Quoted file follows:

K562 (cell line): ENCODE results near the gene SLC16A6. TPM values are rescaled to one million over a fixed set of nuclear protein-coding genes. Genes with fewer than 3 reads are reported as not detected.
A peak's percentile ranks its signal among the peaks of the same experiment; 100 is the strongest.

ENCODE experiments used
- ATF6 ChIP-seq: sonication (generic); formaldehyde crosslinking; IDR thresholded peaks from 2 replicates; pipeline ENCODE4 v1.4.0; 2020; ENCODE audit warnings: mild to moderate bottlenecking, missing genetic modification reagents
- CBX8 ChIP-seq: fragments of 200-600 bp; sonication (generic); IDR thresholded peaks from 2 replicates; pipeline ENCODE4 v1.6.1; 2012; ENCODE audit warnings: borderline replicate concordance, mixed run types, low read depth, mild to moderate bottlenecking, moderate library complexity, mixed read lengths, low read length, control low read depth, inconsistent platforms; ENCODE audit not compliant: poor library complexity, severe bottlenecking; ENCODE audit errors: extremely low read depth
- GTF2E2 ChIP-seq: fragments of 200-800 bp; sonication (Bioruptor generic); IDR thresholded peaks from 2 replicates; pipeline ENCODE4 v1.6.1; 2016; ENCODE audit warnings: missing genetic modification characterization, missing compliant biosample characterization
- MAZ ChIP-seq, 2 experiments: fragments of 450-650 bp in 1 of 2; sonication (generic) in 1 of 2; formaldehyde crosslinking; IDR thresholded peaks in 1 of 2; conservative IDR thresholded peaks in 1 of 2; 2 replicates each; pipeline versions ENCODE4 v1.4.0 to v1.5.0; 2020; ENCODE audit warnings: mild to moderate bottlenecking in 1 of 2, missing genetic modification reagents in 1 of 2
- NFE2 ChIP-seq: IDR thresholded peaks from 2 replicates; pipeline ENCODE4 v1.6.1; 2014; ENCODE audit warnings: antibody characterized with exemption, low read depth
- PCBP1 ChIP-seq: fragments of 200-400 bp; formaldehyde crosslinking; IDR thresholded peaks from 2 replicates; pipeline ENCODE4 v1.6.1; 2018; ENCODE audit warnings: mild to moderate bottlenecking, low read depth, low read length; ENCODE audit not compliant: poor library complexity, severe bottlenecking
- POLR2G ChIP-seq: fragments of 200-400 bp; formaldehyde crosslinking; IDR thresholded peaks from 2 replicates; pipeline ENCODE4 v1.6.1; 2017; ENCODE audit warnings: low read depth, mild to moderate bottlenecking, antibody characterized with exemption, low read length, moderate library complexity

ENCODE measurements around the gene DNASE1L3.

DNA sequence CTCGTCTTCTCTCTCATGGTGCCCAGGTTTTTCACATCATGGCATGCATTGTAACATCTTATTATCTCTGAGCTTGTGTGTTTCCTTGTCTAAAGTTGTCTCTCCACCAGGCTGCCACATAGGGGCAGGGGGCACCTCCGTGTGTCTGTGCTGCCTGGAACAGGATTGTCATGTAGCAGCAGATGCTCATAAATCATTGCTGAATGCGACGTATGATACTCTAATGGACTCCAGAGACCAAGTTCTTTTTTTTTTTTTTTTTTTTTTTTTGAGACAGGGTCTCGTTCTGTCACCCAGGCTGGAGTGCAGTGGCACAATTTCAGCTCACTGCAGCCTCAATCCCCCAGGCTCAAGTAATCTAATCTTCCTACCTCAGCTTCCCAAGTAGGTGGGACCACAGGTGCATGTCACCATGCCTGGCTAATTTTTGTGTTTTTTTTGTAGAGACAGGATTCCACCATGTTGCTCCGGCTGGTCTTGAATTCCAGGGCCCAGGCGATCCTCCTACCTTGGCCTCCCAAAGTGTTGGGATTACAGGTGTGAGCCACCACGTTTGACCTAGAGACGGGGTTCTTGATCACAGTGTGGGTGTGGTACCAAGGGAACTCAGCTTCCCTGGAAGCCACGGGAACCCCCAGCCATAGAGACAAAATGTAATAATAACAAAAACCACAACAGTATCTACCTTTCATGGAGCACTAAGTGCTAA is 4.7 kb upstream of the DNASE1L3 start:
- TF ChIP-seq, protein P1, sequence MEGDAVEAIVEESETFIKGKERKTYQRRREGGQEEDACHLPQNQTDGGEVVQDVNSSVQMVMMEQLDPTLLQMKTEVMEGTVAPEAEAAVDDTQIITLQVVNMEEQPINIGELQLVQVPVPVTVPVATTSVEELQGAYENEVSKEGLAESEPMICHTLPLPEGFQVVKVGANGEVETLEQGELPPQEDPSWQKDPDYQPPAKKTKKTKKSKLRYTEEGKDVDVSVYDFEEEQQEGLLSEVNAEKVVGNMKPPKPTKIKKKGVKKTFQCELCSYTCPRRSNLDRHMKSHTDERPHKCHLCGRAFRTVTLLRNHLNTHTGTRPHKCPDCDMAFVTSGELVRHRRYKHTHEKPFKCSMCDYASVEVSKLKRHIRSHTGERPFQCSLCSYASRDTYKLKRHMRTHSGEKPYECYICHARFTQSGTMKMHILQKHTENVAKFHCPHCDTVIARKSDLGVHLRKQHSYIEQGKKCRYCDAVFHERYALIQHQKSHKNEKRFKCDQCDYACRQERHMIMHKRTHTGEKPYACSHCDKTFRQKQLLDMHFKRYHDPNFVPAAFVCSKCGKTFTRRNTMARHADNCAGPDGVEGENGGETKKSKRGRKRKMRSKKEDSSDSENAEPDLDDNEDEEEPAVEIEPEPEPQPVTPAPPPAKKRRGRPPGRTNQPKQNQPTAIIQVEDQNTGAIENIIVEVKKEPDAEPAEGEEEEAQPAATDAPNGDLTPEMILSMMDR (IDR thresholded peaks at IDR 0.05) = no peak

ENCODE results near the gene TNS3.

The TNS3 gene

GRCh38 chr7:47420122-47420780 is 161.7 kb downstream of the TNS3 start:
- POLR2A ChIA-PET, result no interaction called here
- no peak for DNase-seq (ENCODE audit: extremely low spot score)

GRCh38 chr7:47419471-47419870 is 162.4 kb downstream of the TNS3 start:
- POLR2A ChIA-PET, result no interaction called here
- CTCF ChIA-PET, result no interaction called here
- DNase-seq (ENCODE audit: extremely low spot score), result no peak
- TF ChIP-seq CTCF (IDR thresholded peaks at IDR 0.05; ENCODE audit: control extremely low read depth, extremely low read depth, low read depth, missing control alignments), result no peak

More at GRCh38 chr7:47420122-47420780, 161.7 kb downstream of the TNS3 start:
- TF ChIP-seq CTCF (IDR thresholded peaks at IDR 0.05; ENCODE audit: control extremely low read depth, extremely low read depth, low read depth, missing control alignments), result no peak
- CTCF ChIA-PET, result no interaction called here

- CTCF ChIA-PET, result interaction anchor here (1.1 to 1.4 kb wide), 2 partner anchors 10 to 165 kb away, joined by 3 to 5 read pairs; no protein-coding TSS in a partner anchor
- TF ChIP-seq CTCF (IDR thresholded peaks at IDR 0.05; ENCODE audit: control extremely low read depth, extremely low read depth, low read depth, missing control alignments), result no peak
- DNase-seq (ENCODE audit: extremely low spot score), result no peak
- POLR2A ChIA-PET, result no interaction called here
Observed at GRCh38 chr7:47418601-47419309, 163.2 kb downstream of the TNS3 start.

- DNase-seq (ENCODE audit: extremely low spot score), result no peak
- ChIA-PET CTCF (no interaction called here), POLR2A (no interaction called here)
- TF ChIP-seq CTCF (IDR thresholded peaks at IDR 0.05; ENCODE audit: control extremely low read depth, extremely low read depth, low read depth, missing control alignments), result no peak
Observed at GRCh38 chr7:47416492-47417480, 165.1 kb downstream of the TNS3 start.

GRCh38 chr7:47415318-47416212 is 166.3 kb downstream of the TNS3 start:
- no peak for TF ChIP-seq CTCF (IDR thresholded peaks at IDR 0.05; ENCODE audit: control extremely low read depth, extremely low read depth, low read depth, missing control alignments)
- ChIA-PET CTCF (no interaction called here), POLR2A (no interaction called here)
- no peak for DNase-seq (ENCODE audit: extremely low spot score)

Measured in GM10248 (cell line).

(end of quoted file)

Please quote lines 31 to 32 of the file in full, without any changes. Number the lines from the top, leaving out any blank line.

Observed at GRCh38 chr7:47418601-47419309, 163.2 kb downstream of the TNS3 start.

- DNase-seq (ENCODE audit: extremely low spot score), result no peak